Published on: January 17, 2001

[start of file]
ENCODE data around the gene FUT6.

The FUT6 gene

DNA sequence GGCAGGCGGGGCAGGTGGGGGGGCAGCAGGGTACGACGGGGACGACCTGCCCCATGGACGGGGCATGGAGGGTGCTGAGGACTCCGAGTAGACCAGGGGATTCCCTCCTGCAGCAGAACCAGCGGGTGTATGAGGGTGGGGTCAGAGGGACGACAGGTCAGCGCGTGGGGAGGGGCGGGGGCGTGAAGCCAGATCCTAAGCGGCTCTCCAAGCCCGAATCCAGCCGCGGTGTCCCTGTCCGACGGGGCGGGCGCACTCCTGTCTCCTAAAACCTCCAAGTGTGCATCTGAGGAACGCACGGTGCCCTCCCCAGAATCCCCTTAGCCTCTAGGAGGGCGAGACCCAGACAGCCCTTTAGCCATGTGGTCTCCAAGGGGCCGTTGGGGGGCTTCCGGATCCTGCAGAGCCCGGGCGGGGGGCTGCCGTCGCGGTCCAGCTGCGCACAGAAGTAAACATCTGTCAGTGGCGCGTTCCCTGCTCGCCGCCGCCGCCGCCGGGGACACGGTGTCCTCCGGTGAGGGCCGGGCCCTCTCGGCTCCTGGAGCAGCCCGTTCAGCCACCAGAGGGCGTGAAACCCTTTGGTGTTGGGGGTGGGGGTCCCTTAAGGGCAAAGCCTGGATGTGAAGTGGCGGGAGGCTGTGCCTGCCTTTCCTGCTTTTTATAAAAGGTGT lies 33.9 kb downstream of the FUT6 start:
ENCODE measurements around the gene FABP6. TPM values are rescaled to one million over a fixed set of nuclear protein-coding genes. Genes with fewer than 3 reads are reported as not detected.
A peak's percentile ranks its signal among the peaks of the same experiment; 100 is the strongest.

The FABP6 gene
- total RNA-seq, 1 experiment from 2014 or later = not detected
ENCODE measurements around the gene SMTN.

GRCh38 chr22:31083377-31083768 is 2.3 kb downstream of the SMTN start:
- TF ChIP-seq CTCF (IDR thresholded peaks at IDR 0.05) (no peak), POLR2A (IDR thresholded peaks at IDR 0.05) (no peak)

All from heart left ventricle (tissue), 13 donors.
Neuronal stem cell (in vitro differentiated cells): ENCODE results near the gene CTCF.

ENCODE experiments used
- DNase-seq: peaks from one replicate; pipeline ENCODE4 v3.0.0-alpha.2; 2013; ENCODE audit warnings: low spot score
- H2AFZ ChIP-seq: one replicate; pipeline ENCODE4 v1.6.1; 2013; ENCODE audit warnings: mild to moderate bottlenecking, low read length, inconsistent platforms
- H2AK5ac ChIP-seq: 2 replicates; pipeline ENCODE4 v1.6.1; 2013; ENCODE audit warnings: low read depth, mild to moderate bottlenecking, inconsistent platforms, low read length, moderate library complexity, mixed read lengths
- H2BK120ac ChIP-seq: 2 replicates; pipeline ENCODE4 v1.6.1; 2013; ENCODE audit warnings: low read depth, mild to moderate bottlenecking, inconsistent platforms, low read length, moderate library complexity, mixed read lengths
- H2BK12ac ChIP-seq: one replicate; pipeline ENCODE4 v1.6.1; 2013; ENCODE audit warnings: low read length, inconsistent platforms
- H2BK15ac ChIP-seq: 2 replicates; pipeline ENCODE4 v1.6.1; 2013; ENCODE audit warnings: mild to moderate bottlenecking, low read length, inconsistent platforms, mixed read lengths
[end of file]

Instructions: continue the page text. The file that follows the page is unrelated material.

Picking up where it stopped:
Over the years, the business judgment rule has protected the actions of community association board members. Although various states have given the business judgment rule different standards towards its application, in essence the business judgment rule requires that in the absence of fraud or lack of good faith in a conduct of a community association’s internal affairs, the courts will not second guess the decisions of a board. Obviously, fraud, self-dealing or unconsciousable conduct will justify judicial review. Certain courts through time have inserted a test of reasonableness as well starting as early as 1975 with the Florida decision in Hidden Harbour Estates v. Norman where the court upheld a rule prohibiting the use of alcoholic beverages in the clubhouse and adjacent areas. The court reasoned that the facilities involved were common to all unit owners and thus necessitated their relinquishing a certain degree of freedom of choice which they might otherwise enjoy with separate, privately owned property. This result was necessary to promote the health, happiness and peace of mind to the majority of the unit owners and therefore, the court held that any rule which the association adopted had to have some relation to these objectives. Since the rule under consideration met these goals, the rule was upheld as being reasonable. In 1994, the California Supreme Court in Nahrstedt v. Lakeside Village Condominium Association, Inc. upheld a restriction against keeping cats, dogs and other animals in the condominium. The owner asserted that the restriction was unreasonable as applied to her case because she kept her three cats indoors and her cats were noiseless and created no nuisance. In applying Civil Code §1354, the Supreme Court of California stated that the test of reasonableness was not whether the restriction was reasonable in the particular circumstances, but whether the restriction as applied to the condominium in general is reasonable. Since a pet restriction in general was deemed to be reasonable, the Supreme Court of California upheld the restriction. The court stated that it had no ability to question the wisdom of the restriction and must enforce the restriction unless the challenger can show that the restriction is unreasonable because it is arbitrary, violates a fundamental public policy, or imposes burdens on the use of the affected property that substantially outweigh the restriction’s benefits.